What precipitated punk rock? Frustration with pop music’s drift from relevance and sonic innovation to prog-rock bloat, Golden AM complacency, and disco; the unresolved paranoia coursing through America after Watergate; a sharp economic downturn that disproportionately affected New York City at the tail end of the 1970s. All these things point towards a need for a new subgenre with a pared-down aesthetic that gave voice to the fears and fatalism of the direction the culture had taken. In short, the New York Times’ argument that “without Danny Fields, punk rock wouldn’t have happened” seems a little overblown. However, a quick glimpse at Fields’s CV – which includes signing Iggy Pop and the MC5, editing the notorious teen magazine Datebook, and managing the Ramones – suggests that punk may have been a flash in the pan without his enthusiastic support.
Filmmaker Brendan Toller describes Fields as “the father of punk rock” on the film’s official website. How does one claim paternity for a new genre of music and a seismic youth subculture? To use a cliché, Fields was in the right place at the right time with the right credentials. A child prodigy who entered college at the age of 15, Fields dropped out of Harvard Law School and hightailed it to New York City before he was old enough to vote. His friendship with Edie Sedgwick opened him up to Andy Warhol’s crowd at the old Factory, where he had the honor of introducing Nico to her short-lived, ill-fated paramour Jim Morrison.
Meanwhile, a series of dead-end day jobs at specialty publications like Liquor Store and Outdoor Advertiser eventually led to a position as an editor at Datebook, a music magazine aimed at teenage girls. In his capacity as an editor, Fields showed his first signs of provocation when he ran the Beatles’ interview with John Lennon’s “more popular than Jesus” interview. (Fields teased the article with a cover quote from Paul McCartney that used the N-slur, a far more shocking move that got little press.) Later on, Fields ran extensive articles on Alice Cooper, going so far as to pit the horror-glam frontman against teen dream singer David Cassidy.
However, Fields’s position also granted him great power with industry executives. He parlayed his position at Datebook into a job at Elektra Records. As the “company freak“at Elektra , Fields publicized the Doors, prepared David Peel’s album Have a Marijuana for release, and convinced the higher-ups to sign Iggy Pop and the Stooges and the MC5. His love of music and the countercultural social scene continued off the clock. Alice Cooper anointed Fields “the king of Max’s Kansas City” for his presence at the notorious pre-punk bar. Fields’s investment in music and art that reflected the seedier side of New York City – both as an executive and as a fan – led to his next job: managing a fraternal quartet of street toughs who made waves at a new dive bar on the Bowery.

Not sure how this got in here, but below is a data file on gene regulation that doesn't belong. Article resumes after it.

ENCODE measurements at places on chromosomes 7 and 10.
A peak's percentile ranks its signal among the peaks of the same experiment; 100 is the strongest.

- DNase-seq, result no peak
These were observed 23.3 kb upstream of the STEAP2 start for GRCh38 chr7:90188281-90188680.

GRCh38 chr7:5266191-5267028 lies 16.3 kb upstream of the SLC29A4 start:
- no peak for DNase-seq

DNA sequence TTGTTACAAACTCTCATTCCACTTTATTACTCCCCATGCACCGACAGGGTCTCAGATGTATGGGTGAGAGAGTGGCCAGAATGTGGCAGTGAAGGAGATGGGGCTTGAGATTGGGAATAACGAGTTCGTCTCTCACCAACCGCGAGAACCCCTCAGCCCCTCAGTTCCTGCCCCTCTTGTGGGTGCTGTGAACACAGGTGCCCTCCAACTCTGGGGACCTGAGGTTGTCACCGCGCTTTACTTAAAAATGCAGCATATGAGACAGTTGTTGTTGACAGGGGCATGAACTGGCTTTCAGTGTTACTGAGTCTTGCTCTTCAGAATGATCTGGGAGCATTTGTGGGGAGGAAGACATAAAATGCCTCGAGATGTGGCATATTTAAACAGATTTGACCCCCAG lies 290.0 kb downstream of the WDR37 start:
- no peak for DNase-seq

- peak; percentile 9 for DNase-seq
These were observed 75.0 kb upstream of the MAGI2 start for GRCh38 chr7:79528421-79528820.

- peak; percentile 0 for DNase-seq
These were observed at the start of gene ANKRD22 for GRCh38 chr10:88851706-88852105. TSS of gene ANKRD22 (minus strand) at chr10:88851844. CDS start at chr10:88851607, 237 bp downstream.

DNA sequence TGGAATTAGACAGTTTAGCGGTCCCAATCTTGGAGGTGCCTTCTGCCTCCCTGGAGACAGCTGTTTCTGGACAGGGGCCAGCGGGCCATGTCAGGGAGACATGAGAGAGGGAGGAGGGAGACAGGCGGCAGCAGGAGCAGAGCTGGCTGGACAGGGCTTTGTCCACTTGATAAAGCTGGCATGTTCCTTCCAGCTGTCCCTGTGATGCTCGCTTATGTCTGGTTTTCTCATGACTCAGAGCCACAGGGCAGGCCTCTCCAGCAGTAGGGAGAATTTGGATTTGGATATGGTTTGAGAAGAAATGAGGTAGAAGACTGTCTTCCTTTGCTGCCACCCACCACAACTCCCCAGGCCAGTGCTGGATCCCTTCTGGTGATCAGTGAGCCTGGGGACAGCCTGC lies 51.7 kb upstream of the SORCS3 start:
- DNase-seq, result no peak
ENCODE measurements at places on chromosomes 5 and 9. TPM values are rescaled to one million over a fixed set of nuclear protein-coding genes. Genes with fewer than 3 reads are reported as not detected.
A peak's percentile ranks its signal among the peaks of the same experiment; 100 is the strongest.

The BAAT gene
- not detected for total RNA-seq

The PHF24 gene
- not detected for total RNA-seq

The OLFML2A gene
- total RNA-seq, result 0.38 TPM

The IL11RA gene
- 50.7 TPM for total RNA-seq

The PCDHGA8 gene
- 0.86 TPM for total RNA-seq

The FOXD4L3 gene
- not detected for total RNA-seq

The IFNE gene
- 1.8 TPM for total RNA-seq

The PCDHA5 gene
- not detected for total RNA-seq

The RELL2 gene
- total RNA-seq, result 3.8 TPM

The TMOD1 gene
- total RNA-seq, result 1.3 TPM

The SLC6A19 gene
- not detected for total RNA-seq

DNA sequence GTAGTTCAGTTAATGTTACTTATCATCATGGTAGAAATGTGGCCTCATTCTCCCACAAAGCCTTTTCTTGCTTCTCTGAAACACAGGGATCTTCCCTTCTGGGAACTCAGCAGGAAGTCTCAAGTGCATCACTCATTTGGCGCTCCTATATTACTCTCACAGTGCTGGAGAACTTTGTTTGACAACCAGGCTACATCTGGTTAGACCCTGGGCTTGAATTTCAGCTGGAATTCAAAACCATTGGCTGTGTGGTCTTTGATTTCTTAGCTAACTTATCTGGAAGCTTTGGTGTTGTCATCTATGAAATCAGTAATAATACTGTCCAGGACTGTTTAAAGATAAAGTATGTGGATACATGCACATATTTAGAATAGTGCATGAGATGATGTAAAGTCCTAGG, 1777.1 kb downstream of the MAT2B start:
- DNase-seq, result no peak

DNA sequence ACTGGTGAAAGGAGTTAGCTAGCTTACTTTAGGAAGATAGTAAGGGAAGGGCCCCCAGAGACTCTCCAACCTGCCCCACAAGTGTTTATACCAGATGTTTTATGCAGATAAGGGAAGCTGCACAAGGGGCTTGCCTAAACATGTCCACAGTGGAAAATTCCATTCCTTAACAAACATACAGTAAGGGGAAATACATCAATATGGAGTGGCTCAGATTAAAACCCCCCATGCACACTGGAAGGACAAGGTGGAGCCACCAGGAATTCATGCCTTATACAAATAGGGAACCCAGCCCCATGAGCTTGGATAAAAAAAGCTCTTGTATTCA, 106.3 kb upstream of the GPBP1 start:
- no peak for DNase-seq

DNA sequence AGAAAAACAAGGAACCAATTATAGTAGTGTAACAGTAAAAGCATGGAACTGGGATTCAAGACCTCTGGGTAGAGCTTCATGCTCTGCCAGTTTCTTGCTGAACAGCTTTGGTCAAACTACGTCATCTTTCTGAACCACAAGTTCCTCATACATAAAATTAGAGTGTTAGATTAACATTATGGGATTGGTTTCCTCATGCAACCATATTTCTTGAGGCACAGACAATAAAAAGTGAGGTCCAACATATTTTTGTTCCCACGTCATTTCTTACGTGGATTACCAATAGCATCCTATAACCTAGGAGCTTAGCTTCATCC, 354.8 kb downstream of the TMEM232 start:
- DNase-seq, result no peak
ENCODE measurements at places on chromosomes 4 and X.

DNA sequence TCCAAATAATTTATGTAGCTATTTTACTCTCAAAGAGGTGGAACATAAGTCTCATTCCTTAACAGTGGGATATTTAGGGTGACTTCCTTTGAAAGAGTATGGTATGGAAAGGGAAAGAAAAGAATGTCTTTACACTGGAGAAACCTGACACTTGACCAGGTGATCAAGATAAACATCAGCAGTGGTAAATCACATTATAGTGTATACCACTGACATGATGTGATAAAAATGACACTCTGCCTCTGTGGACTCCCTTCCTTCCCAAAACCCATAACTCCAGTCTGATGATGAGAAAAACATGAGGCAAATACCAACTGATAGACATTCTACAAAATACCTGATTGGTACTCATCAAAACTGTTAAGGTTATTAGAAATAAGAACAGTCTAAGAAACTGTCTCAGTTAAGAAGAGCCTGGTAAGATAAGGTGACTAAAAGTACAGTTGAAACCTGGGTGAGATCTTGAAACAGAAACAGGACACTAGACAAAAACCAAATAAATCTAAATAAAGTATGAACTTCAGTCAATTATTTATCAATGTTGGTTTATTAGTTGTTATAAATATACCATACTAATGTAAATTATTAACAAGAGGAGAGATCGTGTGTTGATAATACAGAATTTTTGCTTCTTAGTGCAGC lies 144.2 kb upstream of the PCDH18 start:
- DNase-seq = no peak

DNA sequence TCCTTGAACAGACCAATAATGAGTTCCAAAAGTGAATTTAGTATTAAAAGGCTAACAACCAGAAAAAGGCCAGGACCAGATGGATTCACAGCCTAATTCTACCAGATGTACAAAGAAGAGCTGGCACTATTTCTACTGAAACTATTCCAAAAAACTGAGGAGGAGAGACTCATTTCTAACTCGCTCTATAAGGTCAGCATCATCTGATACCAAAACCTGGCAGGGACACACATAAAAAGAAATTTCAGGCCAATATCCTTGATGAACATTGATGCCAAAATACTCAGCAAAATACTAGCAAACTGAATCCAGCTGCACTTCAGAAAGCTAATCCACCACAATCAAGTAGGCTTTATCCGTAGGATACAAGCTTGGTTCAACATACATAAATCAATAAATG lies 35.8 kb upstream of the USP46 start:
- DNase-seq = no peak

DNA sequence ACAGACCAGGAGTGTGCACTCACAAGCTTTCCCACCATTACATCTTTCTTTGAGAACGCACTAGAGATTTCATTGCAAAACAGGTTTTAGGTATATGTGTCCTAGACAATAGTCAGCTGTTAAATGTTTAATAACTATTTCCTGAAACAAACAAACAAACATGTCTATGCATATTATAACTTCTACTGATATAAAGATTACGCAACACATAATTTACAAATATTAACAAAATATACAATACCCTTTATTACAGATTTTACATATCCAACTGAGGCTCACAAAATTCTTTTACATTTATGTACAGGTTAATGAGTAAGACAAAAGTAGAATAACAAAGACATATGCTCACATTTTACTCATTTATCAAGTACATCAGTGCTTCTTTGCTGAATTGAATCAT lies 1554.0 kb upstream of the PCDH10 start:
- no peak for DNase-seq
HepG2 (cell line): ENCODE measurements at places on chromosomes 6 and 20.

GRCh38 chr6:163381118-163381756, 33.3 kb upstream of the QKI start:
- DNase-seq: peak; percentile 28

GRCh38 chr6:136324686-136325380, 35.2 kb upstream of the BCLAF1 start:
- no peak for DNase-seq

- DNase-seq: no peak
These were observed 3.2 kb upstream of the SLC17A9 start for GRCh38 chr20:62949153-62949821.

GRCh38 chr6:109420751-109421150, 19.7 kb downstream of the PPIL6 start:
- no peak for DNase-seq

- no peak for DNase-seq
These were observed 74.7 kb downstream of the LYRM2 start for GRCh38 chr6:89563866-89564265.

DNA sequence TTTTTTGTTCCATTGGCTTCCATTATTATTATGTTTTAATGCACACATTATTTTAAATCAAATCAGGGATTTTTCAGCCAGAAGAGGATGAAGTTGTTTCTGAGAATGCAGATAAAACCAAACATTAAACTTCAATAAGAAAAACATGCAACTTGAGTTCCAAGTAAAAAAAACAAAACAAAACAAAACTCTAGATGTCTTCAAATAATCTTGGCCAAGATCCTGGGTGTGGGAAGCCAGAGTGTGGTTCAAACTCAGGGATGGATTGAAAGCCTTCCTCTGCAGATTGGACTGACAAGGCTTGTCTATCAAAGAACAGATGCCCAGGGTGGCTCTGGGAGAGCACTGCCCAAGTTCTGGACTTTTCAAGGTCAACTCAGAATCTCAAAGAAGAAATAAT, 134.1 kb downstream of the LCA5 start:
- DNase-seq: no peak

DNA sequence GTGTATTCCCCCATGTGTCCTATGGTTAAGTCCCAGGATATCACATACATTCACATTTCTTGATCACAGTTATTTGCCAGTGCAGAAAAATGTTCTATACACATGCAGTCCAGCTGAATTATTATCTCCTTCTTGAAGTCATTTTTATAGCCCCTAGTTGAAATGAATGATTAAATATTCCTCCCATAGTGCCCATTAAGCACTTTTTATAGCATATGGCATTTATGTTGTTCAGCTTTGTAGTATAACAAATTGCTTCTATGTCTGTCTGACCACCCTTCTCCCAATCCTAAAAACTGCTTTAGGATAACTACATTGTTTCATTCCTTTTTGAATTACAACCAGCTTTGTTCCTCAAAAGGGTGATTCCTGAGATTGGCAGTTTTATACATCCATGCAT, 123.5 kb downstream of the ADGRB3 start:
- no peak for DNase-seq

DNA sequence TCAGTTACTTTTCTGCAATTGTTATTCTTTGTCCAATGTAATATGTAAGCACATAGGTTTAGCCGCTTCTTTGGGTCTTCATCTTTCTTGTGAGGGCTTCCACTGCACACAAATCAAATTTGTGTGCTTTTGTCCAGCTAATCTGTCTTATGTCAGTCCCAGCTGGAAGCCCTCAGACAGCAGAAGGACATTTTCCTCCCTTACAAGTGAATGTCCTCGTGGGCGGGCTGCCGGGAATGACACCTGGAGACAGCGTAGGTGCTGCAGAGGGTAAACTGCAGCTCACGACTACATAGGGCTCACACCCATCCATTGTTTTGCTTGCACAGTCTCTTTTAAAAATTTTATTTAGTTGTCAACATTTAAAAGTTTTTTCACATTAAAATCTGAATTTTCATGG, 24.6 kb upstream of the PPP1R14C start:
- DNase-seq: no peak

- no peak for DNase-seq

For many punk fans, Danny Fields is best known for his work with the Ramones. Alongside Linda Stein of Sire Records, Fields managed the band for their first three albums, and his time with the band overlapped with preproduction for their first big-screen jaunt, ROCK N ROLL HIGH SCHOOL. The movie, a slapstick musical about a California high-school girl’s explosive love of the Ramones, is one of the most perfect films to hit celluloid. Director Alan Arkush and his cast and crew know the kind of movie they’re making, the film has a look and a tone that balances the Ramones’ gritty background with their cartoonish aesthetic, and the steady pacing and smartass, pun-heavy screenplay make punk accessible to a wider audience while staying true to its brutal, apocalyptic imagery. While the film has a campy, playful tone, the screenplay takes protagonist Riff Randell’s fangirl perspective just seriously enough, and shows what a teenage girl gets out of being a fan of rock bands without making girls seem like passive bimbos.
ROCK N ROLL HIGH SCHOOL also made the Ramones – well, Joey, at least – seem endearing and almost cuddly, no mean feat considering their songs “Now I Wanna Sniff Some Glue” and “Loudmouth”. After the release of Rocket to Russia, the Ramones parted ways with Fields, looking for management that was better able to support the poppy direction in which the band wanted to take their music.
Nearly forty years after the Ramones’ formation, their albums have found a wider audience among both kids and their parents; the band’s logo has graced baby onesies and skateboards alike. However, Joey, Johnny, Dee Dee, and Marky probably wouldn’t recognize the world in which their music has gained popularity. Max’s Kansas City has been razed, CBGB is now a John Varvatos store, and all four Ramones have died at sadly young ages. Meanwhile, Danny Fields will be celebrating his 75th birthday in 2016.
As Fields prepares his archives for their eventual home in the archives at Yale University, he looks back on his life with slight self-deprecation. “I never put my stamp on anything,” he said. “I’ve tried, but never succeeded. I was just a witness.” An inaccurate, if characteristic, shrug from the Father of Punk Rock.